A party can be released from the implied undertaking, but it requires the Court exercising its discretion and leave being granted to be released.
To obtain release from the implied undertaking, an application must be made in the court or tribunal to which an obligation is owed within the relevant proceedings.
Granting a release is a matter of judicial discretion and the court is required to consider whether special circumstances exist to justify a release including:
(a) the nature of a document and the information contained it;
(b) the circumstances under which a document came into existence;
(c) whether the document existed prior to the litigation;
(d) how the applicant obtained the document;
(e) the likely contribution of the document to achieve justice in any separate proceeding;
(f) whether any separate proceeding is between identical parties; and
(g) the broader public interest.
It is important to note that releasing the obligation created by the implied undertaking is not easy and the court will seek to ensure that the privacy and confidentiality of a party are not invaded more than absolutely necessary to achieve justice.
Important reminder for litigating parties
The Harman undertaking is a simple, yet powerful, undertaking to the court that is often misunderstood by parties that are not familiar with litigation processes.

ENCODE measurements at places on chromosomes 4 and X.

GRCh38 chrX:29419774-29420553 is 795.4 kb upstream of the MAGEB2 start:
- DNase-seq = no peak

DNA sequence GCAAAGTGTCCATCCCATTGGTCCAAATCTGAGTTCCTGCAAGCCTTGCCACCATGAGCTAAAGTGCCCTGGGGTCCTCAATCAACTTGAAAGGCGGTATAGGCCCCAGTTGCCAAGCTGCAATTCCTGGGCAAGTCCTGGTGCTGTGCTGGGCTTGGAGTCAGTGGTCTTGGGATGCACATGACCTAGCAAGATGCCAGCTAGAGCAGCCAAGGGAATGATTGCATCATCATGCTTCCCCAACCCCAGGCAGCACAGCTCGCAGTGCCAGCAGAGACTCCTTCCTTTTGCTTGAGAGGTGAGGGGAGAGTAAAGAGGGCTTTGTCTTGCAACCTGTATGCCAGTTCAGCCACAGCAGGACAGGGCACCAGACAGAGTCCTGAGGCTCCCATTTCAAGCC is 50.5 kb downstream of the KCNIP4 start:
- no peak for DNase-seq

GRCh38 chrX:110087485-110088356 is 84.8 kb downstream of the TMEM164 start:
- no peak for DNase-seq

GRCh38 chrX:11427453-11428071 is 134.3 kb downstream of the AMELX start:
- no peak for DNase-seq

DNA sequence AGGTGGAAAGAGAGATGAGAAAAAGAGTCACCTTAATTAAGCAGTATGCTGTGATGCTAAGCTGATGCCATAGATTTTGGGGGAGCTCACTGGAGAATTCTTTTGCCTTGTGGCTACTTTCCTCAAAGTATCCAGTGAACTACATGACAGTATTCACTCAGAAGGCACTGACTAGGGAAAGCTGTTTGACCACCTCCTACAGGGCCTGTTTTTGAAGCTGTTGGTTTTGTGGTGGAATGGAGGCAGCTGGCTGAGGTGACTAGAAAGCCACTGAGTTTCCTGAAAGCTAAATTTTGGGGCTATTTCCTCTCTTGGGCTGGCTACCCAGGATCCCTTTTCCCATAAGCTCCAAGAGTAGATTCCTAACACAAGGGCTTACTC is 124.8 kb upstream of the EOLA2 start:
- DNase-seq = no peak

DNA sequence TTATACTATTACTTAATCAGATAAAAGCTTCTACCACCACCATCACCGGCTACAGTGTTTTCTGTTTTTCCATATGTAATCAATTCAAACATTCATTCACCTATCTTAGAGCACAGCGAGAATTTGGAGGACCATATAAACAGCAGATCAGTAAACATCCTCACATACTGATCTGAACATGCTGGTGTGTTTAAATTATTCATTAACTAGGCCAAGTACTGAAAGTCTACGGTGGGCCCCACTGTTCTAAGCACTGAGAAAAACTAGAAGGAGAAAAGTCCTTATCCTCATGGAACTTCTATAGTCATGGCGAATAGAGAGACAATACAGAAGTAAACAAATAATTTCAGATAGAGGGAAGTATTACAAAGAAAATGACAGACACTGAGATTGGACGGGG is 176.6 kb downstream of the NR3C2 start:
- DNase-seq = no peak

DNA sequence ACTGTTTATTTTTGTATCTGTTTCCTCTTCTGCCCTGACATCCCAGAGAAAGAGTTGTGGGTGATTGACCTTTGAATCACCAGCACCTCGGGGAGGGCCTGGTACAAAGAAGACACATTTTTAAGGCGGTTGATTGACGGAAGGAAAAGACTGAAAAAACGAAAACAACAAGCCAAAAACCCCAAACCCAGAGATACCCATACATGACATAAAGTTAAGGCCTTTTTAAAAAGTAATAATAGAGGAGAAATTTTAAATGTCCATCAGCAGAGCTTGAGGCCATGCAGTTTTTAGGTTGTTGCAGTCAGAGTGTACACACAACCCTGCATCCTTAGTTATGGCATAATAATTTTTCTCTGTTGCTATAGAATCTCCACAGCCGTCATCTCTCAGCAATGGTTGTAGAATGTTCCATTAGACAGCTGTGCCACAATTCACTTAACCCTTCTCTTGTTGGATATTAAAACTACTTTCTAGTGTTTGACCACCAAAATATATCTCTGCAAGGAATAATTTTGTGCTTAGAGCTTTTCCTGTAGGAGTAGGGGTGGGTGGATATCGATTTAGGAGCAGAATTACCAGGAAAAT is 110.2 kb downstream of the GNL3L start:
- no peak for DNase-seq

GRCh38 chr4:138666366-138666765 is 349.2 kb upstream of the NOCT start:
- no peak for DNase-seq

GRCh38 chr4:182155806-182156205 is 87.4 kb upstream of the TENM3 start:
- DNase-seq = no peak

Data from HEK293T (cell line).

In the current climate, where digital innovation is at the forefront and court processes are evolving rapidly as a result, the Harman undertaking remains a traditional pillar which requires parties to responsibly handle documents obtained during the course of court proceedings.
If you are currently a party to a court proceeding, or intend to commence court action, we can provide tailored advice on how the Harman undertaking might affect your conduct in the proceeding and mitigate any associated risks.
This publication covers legal and technical issues in a general way. It is not designed to express opinions on specific cases. It is intended for information purposes only and should not be regarded as legal advice. Further advice should be obtained before taking action on any issue dealt with in this publication.